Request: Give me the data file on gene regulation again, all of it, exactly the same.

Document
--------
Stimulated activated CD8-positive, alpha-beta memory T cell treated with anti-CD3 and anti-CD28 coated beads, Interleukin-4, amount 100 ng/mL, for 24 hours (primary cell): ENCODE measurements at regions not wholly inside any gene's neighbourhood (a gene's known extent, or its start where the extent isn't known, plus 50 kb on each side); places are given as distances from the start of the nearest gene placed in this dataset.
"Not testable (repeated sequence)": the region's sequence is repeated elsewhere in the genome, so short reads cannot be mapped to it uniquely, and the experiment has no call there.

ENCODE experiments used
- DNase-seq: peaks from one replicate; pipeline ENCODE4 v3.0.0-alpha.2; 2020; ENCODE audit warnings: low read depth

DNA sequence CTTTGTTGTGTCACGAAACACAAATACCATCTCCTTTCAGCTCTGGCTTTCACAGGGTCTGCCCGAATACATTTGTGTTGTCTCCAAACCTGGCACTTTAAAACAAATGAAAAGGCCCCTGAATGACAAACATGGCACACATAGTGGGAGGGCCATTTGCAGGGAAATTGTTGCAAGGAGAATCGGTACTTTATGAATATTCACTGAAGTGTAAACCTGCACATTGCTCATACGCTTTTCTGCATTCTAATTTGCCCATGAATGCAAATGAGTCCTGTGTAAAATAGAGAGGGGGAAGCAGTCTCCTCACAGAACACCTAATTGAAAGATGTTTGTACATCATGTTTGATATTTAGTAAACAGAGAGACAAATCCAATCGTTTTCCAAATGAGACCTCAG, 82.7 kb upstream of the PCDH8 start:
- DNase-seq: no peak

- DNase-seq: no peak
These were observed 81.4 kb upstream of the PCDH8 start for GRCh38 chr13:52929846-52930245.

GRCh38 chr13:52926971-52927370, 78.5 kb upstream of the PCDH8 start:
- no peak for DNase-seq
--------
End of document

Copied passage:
Stimulated activated CD8-positive, alpha-beta memory T cell treated with anti-CD3 and anti-CD28 coated beads, Interleukin-4, amount 100 ng/mL, for 24 hours (primary cell): ENCODE measurements at regions not wholly inside any gene's neighbourhood (a gene's known extent, or its start where the extent isn't known, plus 50 kb on each side); places are given as distances from the start of the nearest gene placed in this dataset.
"Not testable (repeated sequence)": the region's sequence is repeated elsewhere in the genome, so short reads cannot be mapped to it uniquely, and the experiment has no call there.

ENCODE experiments used
- DNase-seq: peaks from one replicate; pipeline ENCODE4 v3.0.0-alpha.2; 2020; ENCODE audit warnings: low read depth

DNA sequence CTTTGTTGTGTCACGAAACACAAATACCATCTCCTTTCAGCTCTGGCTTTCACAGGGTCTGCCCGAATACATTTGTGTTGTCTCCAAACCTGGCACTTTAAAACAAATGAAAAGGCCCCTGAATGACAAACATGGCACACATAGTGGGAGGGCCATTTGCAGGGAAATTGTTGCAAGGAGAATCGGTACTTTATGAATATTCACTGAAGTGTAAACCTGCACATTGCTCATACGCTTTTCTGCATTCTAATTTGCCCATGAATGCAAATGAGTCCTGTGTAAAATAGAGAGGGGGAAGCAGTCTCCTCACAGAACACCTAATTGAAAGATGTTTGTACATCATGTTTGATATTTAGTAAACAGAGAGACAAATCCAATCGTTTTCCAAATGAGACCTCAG, 82.7 kb upstream of the PCDH8 start:
- DNase-seq: no peak

- DNase-seq: no peak
These were observed 81.4 kb upstream of the PCDH8 start for GRCh38 chr13:52929846-52930245.

GRCh38 chr13:52926971-52927370, 78.5 kb upstream of the PCDH8 start:
- no peak for DNase-seq